Nix was a fantastic character, not cliched, which is nice. Red hair, pale skin, short, freckles, (according to boy's who have no other females their age to go off - very attractive, with big boobies. Which of course is a very important character definition to teenage boys) incredibly intelligent, higher achiever, ambitious, loves learning and researching but is also physically strong, she neither this nor that, but a mixture of things. Willing to put in 110% effort into anything she try's. If anyone one is going to conquer this destroyed world its Nix. She also get's jealous, is incredibly poor, unwilling to take 'handouts' and possible doesn't have the best taste in boys. (yet to be determined).
The Lost Girl was a nice surprised, Maberry would have been boring and made her a hot babe, who kick zombie ass, and was incredibly flirty (the usual combo) but he wen't somewhere different with it, I won't say how - spoilers and all that, but I will say that I appreciated it. Quite a nice surprise.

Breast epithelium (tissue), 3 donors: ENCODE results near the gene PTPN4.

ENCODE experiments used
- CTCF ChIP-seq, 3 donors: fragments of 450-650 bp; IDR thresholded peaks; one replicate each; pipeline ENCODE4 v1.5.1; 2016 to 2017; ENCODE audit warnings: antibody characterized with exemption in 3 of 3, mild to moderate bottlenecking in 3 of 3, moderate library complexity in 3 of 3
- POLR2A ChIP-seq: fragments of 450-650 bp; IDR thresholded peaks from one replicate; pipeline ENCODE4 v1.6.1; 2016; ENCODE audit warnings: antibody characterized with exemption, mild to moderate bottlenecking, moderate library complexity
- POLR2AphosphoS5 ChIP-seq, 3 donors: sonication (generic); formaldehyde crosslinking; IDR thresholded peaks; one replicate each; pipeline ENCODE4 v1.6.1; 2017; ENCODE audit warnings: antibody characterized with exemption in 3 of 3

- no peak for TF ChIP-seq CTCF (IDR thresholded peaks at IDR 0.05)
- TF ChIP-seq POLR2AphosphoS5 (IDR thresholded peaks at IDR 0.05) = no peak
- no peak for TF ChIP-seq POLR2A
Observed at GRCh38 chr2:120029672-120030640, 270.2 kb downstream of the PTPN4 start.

Chong was a funny boy, and brilliant. I love his smart little lines that flew over Benny's head.
The others, were alright. The baddies, were actual realistic baddies. Someone you can easily picture being created based on the world they live in.
I Also want to point out and say kudos to Macberry for remarking on Benny's attempts to save the 'Lost Girl' from herself and her current lifestyle, and not understanding why she wouldn't except his 'gracious' offer. This is a common behaviour for humans, we note someone is living differently to us, maybe in a way we ourselves would not like to live, and offer them, usually with good intentions to change their living styles. Not taking into account that it is in fact their choice, and that they may be happy with it. Many countries and religious groups do this, Australia included. What I loved about how Macnerry handled this situation was he didn't have the girl accept their offer under pressure, or fold just because the others didn't, couldn't understand. They thought she was a bit nutty for her choices, sure. But they accepted them in the end, and didn't harass her afterwards about it. This I loved.
The zombies were good, not to intense but not without their strengths and the world was great - set 14(?) years after 'first night' which was a nice change from the usual. Overall an entertaining read. Looking forward to the next one.